The Cult of Hyper-Masculinity

There is a great documentary on Netflix that I believe every person in America should watch. The movie, called the “Mask You Live In,” addresses the concept of hyper-masculinity in our culture and sheds light on the challenges that boys go through on their way to becoming men. The first time I watched the video I found myself choked up with emotion as they interviewed boys and young men, asking them to talk about some of their struggles in regard to trying to live up to the standard of masculinity that they found impossible.

These boys expressed a deep feeling of loneliness that began to affect them as they entered middle school, around the age of puberty, when the expectations begin to change in regard to what is acceptable male behavior. The boys talked about craving both male and female friendships, but feeling like they would be bullied or made fun of if they showed this vulnerable side of themselves. They also spoke about the expectations that begin to be placed on them, especially in the realm of athletics and sexuality.

I do not believe that men are inherently given to atrocious behavior when it comes to their treatment of women in the workplace, at home, or among other men. Men quickly learn from our culture that the way you get respect from other men is to become an alpha male who takes no shit, parties like a rock star, dominates other men athletically, solves problems with violence, and views women as sexual objects. Think about the archetypal heroes from modern movies, television, and video games. The primary message is that men reject in themselves that which is viewed as feminine, especially emotions such as fear, sadness, pain, compassion and empathy.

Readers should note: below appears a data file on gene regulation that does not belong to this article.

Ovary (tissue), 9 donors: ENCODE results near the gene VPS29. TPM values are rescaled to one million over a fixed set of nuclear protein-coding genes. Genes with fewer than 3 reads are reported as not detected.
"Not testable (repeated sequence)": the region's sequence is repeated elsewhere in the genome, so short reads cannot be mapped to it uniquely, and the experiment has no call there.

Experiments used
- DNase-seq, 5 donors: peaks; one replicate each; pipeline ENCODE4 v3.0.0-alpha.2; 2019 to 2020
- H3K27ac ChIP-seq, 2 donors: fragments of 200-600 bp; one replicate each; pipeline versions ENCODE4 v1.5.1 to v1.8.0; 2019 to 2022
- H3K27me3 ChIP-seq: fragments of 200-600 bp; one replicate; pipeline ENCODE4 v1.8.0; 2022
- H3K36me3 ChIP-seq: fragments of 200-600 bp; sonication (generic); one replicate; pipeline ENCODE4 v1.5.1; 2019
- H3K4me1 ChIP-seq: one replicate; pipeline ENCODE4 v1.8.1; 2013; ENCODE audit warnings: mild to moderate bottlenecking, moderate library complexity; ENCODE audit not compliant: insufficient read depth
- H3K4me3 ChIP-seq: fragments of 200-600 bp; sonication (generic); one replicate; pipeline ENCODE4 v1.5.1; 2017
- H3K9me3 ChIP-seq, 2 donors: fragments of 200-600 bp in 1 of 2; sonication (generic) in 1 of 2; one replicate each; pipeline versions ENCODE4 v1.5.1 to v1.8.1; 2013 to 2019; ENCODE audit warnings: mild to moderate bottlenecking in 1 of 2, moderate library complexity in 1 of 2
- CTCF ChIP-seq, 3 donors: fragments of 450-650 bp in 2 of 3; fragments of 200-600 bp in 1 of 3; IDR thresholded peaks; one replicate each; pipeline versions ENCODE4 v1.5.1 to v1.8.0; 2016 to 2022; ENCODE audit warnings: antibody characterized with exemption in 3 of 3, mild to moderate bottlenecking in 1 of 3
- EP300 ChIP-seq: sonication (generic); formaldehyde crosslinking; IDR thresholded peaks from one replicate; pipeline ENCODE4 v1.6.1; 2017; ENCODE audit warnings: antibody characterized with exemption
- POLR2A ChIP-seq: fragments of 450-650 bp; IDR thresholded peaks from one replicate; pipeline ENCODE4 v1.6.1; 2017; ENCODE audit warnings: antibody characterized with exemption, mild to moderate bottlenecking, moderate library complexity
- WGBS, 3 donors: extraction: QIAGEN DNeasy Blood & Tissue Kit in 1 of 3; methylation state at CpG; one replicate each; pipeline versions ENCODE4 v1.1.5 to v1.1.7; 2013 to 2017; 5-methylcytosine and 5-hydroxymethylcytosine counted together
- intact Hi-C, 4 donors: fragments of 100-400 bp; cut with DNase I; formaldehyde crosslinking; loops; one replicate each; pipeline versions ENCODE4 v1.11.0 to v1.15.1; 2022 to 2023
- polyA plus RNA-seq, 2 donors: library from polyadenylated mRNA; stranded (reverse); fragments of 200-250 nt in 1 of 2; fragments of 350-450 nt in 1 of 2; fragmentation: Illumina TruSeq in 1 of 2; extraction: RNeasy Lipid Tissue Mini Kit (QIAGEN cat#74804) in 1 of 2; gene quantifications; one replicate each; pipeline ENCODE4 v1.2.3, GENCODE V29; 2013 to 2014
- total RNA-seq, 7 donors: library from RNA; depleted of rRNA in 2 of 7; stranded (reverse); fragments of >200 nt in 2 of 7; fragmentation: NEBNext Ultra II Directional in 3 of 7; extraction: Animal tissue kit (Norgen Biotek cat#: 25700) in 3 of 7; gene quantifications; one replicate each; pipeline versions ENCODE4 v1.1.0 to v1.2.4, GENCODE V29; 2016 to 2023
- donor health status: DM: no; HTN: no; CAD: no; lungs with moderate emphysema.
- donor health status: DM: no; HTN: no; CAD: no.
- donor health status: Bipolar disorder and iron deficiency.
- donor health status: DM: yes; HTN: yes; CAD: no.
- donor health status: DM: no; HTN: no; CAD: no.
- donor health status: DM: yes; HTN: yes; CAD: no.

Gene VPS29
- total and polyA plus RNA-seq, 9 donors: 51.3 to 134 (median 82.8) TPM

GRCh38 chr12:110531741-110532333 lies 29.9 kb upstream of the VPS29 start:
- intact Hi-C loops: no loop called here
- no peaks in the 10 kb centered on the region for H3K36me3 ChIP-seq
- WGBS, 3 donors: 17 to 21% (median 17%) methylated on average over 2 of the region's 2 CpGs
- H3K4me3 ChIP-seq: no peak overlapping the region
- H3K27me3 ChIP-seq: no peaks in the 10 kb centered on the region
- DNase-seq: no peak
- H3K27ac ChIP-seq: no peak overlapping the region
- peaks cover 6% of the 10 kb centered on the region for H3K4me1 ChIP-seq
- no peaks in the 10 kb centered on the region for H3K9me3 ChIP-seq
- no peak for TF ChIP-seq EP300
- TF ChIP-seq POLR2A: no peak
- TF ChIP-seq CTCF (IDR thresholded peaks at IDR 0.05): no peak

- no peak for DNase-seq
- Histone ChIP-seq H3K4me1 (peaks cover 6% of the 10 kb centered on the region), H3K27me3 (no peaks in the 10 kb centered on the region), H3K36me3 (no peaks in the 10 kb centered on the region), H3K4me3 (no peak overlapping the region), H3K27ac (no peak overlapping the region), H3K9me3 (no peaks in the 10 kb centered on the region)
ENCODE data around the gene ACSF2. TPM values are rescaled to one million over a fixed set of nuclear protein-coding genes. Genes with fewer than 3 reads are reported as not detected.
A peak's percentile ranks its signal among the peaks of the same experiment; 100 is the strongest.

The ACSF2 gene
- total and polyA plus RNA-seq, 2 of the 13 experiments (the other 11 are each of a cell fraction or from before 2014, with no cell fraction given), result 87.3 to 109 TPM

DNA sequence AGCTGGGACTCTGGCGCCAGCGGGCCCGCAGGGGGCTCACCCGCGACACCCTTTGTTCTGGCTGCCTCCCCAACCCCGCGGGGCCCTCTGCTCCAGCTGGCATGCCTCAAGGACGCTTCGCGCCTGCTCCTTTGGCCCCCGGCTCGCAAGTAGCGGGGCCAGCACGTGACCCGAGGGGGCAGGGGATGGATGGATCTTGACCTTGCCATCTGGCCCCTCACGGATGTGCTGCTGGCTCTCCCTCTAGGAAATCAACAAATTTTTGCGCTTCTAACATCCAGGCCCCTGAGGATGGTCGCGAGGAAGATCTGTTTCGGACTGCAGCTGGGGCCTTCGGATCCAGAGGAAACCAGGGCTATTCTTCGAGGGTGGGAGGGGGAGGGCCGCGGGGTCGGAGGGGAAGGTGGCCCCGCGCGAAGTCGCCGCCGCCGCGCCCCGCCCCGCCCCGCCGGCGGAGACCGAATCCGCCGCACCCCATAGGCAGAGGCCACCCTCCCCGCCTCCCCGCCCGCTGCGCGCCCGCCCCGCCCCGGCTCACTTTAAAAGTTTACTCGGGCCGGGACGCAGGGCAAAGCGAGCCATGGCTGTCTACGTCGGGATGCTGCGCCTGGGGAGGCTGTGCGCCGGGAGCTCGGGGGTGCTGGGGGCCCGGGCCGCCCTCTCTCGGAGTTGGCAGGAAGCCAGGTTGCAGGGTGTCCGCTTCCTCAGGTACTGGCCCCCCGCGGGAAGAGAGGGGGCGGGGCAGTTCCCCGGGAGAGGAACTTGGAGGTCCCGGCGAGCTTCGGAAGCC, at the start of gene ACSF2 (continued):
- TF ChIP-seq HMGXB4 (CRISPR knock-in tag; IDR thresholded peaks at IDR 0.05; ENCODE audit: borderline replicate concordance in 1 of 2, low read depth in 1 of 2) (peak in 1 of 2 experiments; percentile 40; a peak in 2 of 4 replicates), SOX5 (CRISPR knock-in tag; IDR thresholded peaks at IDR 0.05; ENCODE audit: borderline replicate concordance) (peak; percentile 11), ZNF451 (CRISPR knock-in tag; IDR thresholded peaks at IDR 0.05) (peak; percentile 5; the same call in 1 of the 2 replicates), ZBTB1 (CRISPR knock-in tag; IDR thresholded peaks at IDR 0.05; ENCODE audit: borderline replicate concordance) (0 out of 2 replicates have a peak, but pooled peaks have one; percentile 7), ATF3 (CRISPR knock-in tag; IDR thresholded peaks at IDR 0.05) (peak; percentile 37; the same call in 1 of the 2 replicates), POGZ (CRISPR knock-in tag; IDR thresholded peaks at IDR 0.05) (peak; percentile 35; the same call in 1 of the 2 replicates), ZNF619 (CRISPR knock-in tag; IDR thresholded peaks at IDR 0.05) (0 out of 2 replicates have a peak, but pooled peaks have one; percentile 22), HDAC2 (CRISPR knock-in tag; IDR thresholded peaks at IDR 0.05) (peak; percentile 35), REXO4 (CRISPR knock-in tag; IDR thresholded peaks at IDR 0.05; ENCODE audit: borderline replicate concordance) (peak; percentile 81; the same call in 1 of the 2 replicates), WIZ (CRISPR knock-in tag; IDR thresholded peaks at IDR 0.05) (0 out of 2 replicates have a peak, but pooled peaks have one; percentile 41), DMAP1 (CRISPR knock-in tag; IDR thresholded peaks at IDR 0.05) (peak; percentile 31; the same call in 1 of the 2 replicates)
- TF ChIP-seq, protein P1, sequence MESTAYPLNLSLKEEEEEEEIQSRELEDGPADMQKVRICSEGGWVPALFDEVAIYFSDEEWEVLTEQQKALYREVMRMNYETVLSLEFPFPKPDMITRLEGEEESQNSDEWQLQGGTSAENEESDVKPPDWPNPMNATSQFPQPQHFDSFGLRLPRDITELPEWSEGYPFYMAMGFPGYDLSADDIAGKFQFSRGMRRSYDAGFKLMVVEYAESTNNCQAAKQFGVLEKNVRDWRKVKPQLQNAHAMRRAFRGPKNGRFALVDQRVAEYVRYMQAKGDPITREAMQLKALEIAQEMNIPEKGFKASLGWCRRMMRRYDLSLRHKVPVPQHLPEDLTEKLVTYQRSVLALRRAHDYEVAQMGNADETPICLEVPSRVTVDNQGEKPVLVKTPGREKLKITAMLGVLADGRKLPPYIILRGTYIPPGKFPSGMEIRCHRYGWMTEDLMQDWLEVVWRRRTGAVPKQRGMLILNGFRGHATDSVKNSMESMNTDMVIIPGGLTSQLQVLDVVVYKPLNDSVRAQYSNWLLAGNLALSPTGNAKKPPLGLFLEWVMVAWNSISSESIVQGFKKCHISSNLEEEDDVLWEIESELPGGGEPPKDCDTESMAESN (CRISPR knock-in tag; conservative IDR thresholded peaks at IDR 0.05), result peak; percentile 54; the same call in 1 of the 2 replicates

Usually, when a male client comes to my office for counseling the first time, they are so out of touch with their emotions that even asking them to identify a feeling leaves them speechless, as if you’d just asked them to interpret Einstein’s Theory of Relativity. As it states in the documentary, men are taught to “lock down their feelings” at all cost, to never let anyone see a weakness or it will be used against them. When people are cut off from their own internal lives, they cannot put themselves in the shoes of another, which results in viewing others as lacking their own vital emotions. Thus, some men believe they can treat others anyway they wish, because the victims of abuse don’t feel anything just like them.

When I was twenty-seven, I took stock of the person I was and decided that I didn’t like anything about myself. One of the things I had to address was the way that I viewed and treated women. At that time I made a conscious decision to never refer to a woman in any type of derogatory term or slur, and seventeen years later I’ve kept that promise to myself. I also decided that I needed to become more aware of how the objectification of women (especially pornography) creates a mindset that can dehumanize the vulnerable and turn some men into predators. About the same time I made this decision, I met my wife who I have been with for seventeen years. It is no coincidence that when I decided to overhaul my attitude toward women, I became capable of having a deep and meaningful relationship with the woman of my dreams, one that gives me the intimacy and closeness that I always craved.

It is my view that underneath all the bravado and persona that most men project to the world, there is a little boy who once had an open heart, a sense of innocence and wonder. The hardest part of being a man in our society, is that most of us don’t only wear a mask at Halloween, we wear one everyday. We think it keeps us safe, but it really makes us deeply unhappy, and unfortunately, sometimes dangerous.  I’m an advocate for the men that I counsel, because I see the goodness and the pain that they feel like they have to hide from a society they are afraid will reject them.

I challenge all men who read this to watch the documentary on Netflix and ask yourself if there are aspects of the deadly and abusive culture of hyper-masculinity that are familiar to you. As with most problems in our society, the solution begins with awareness, introspection, and honesty.

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